In the first few days of the new coalition there seemed to be what I
consider a rather lazy assumption often articulated by Labour
activists that the government can't last and will fall apart in a year
or 18 months. I have mentioned before how I think this as a risky
assumption but in the context of the Labour leadership election it
becomes even more so.
This is because of how the way the coalition government is perceived
could significantly affect the leader they choose.
I am not a great fan of David Miliband. I think he is too wonkish and
does not connect with ordinary people very well. However I do concede
that he is very experienced at the highest levels in government having
been one of Tony Blair's closest advisers in Downing Street and
subsequently a Cabinet Minister reaching the giddy heights of Foreign
Secretary. I also concede that because of this that of the 3 currently
declared candidates (him, his brother and Ed Balls) he appears the
most plausible Prime Ministerial candidate.
The problem is that is true right now. And if we were to have another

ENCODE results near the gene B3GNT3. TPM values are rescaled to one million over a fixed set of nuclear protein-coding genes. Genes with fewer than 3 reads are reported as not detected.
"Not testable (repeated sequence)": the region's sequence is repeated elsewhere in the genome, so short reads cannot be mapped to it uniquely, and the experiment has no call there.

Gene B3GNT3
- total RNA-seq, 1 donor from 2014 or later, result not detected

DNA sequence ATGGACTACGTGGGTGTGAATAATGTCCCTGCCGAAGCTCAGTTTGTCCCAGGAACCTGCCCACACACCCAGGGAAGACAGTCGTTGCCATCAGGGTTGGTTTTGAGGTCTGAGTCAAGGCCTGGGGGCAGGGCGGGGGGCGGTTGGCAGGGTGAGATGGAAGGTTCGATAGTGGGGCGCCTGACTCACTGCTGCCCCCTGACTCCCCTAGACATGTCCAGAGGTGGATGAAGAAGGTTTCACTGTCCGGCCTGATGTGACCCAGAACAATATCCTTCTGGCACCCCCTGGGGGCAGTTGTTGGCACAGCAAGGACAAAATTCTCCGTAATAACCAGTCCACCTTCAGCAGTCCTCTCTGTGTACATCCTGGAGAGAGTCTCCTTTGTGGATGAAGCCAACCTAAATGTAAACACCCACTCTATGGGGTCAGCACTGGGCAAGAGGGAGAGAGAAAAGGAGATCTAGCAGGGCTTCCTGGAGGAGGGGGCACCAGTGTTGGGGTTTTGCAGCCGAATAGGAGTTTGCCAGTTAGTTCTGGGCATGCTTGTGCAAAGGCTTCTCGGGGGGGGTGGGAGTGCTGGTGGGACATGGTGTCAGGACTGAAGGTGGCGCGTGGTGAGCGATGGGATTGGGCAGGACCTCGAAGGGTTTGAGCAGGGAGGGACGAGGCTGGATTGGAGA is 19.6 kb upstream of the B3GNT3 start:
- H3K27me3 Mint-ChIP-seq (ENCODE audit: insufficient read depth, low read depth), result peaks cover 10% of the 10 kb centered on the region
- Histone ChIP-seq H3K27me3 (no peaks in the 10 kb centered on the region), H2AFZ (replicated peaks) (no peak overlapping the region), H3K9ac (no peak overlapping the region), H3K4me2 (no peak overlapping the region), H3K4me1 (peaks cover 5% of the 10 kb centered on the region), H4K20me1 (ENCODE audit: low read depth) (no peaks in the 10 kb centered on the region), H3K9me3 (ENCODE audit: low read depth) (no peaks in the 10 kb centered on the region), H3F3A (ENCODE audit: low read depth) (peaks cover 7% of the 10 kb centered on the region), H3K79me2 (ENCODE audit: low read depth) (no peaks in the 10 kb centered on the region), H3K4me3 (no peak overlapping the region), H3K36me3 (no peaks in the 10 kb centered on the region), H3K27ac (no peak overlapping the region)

election in 2011 then it is possible that D Miliband would be best as
Labour's leader. Just. But if we assume the election will be in 4 or 5
years time then that no longer holds true. In that sort of timeframe
another contender such as E Miliband or even someone less well known
would have a long time to grow into the job. It would also mean it
would be much easier to break with the past. D Miliband is far too
implicated in the Blair and Brown governments to be credibly able to
appear as the change that is needed.
Labour would do well to look at what happened with the Conservatives
in 2005. Who had heard of David Cameron before he threw his hat into
the ring? He seemed to come almost from nowhere (as far as much of the
public were concerned) and was much more plausible as a change
candidate as a result. Would David Davis, member of the old guard (and
just like David Miliband the strong early favourite) have been as
effective in the role. I would suggest that it would have been very
difficult for him.
So the Labour electoral college should think carefully as to whether
they want to install their own member of the old guard or instead to
truly embrace change.
To make the best decision on that, they first have to accept the
likelihood that the coalition will run close to its full term.